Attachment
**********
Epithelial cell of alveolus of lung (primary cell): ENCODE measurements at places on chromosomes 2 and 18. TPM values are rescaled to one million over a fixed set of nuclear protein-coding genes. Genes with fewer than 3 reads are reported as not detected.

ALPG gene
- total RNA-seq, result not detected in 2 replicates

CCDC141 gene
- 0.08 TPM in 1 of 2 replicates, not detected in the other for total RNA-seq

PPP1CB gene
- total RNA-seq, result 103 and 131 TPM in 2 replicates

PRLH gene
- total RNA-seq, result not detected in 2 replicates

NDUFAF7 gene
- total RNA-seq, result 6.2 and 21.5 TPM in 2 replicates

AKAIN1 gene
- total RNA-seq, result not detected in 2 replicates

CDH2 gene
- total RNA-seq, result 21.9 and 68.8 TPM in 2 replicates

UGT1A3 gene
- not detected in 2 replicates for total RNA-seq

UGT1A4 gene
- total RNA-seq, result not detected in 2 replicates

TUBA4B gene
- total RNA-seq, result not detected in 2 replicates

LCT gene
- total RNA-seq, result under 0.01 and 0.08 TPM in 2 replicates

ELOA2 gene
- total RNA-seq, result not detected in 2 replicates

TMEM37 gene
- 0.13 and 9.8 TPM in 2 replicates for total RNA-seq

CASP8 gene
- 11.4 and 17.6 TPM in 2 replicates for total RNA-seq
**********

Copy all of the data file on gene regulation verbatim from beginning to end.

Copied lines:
Epithelial cell of alveolus of lung (primary cell): ENCODE measurements at places on chromosomes 2 and 18. TPM values are rescaled to one million over a fixed set of nuclear protein-coding genes. Genes with fewer than 3 reads are reported as not detected.

ALPG gene
- total RNA-seq, result not detected in 2 replicates

CCDC141 gene
- 0.08 TPM in 1 of 2 replicates, not detected in the other for total RNA-seq

PPP1CB gene
- total RNA-seq, result 103 and 131 TPM in 2 replicates

PRLH gene
- total RNA-seq, result not detected in 2 replicates

NDUFAF7 gene
- total RNA-seq, result 6.2 and 21.5 TPM in 2 replicates

AKAIN1 gene
- total RNA-seq, result not detected in 2 replicates

CDH2 gene
- total RNA-seq, result 21.9 and 68.8 TPM in 2 replicates

UGT1A3 gene
- not detected in 2 replicates for total RNA-seq

UGT1A4 gene
- total RNA-seq, result not detected in 2 replicates

TUBA4B gene
- total RNA-seq, result not detected in 2 replicates

LCT gene
- total RNA-seq, result under 0.01 and 0.08 TPM in 2 replicates

ELOA2 gene
- total RNA-seq, result not detected in 2 replicates

TMEM37 gene
- 0.13 and 9.8 TPM in 2 replicates for total RNA-seq

CASP8 gene
- 11.4 and 17.6 TPM in 2 replicates for total RNA-seq